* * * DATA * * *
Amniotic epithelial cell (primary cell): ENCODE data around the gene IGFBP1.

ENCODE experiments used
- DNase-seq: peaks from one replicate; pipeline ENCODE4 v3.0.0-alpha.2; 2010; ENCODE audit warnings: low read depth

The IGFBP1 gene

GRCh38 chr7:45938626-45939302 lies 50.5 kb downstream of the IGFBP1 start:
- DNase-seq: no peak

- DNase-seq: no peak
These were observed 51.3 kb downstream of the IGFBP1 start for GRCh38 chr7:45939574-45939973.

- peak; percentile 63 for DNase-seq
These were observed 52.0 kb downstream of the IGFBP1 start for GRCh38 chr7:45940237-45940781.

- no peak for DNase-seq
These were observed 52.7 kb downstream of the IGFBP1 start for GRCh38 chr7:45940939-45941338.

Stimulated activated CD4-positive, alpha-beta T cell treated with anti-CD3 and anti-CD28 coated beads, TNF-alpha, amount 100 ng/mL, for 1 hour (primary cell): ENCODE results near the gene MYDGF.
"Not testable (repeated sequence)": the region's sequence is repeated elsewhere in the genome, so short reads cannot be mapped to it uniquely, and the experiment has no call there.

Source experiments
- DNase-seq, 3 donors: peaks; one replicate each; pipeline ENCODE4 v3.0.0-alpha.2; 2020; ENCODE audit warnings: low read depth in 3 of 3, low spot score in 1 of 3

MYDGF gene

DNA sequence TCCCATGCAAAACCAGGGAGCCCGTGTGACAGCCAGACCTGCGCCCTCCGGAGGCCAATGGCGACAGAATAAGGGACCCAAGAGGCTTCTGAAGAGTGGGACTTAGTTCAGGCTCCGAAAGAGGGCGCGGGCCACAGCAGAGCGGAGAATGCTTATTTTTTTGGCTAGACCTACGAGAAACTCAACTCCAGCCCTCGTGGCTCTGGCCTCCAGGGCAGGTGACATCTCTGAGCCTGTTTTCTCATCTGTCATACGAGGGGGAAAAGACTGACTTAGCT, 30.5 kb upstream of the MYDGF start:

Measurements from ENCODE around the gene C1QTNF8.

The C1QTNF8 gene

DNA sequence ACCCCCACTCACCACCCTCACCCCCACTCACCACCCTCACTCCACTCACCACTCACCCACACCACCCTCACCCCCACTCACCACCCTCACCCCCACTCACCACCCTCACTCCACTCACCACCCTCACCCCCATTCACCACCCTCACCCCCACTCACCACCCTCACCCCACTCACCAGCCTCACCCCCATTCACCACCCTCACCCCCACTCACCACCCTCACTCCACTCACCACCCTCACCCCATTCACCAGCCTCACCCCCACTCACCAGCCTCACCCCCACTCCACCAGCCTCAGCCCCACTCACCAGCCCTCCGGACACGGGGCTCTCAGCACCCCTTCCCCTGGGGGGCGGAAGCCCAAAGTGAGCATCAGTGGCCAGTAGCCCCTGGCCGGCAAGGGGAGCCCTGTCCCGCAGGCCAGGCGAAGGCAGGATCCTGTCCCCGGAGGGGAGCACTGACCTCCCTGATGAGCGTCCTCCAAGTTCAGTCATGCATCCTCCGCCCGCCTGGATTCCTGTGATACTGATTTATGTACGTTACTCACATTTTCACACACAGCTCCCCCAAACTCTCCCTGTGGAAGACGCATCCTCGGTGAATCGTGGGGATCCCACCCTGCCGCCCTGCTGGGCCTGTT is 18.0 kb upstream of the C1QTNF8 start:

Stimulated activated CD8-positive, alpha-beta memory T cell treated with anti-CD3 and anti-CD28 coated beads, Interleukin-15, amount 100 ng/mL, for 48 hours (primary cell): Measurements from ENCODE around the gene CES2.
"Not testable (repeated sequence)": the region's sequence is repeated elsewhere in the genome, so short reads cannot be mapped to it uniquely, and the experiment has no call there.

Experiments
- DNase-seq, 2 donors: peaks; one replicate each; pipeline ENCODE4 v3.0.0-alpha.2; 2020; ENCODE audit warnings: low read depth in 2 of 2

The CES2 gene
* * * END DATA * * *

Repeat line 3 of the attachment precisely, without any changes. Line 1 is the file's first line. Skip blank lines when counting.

- DNase-seq: peaks from one replicate; pipeline ENCODE4 v3.0.0-alpha.2; 2010; ENCODE audit warnings: low read depth